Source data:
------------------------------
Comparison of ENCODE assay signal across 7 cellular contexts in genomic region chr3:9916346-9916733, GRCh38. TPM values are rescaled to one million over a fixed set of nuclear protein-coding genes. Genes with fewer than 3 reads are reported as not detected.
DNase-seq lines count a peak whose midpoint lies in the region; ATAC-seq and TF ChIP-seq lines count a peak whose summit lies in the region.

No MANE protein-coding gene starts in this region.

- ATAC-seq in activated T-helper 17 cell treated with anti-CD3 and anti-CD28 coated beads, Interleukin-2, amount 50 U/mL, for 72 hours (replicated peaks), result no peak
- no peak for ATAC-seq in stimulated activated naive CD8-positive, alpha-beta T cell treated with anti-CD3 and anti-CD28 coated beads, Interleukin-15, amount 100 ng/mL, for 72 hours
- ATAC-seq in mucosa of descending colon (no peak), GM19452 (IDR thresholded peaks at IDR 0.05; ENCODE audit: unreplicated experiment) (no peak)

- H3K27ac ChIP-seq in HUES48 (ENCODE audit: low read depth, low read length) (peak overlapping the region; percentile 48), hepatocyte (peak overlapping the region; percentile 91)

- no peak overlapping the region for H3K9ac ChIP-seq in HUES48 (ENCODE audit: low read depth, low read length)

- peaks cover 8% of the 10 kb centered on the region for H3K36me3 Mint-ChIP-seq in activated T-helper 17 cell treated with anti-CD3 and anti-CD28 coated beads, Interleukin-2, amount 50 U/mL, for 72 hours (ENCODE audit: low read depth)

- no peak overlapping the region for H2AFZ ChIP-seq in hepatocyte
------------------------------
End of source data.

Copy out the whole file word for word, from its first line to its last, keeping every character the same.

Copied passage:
Comparison of ENCODE assay signal across 7 cellular contexts in genomic region chr3:9916346-9916733, GRCh38. TPM values are rescaled to one million over a fixed set of nuclear protein-coding genes. Genes with fewer than 3 reads are reported as not detected.
DNase-seq lines count a peak whose midpoint lies in the region; ATAC-seq and TF ChIP-seq lines count a peak whose summit lies in the region.

No MANE protein-coding gene starts in this region.

- ATAC-seq in activated T-helper 17 cell treated with anti-CD3 and anti-CD28 coated beads, Interleukin-2, amount 50 U/mL, for 72 hours (replicated peaks), result no peak
- no peak for ATAC-seq in stimulated activated naive CD8-positive, alpha-beta T cell treated with anti-CD3 and anti-CD28 coated beads, Interleukin-15, amount 100 ng/mL, for 72 hours
- ATAC-seq in mucosa of descending colon (no peak), GM19452 (IDR thresholded peaks at IDR 0.05; ENCODE audit: unreplicated experiment) (no peak)

- H3K27ac ChIP-seq in HUES48 (ENCODE audit: low read depth, low read length) (peak overlapping the region; percentile 48), hepatocyte (peak overlapping the region; percentile 91)

- no peak overlapping the region for H3K9ac ChIP-seq in HUES48 (ENCODE audit: low read depth, low read length)

- peaks cover 8% of the 10 kb centered on the region for H3K36me3 Mint-ChIP-seq in activated T-helper 17 cell treated with anti-CD3 and anti-CD28 coated beads, Interleukin-2, amount 50 U/mL, for 72 hours (ENCODE audit: low read depth)

- no peak overlapping the region for H2AFZ ChIP-seq in hepatocyte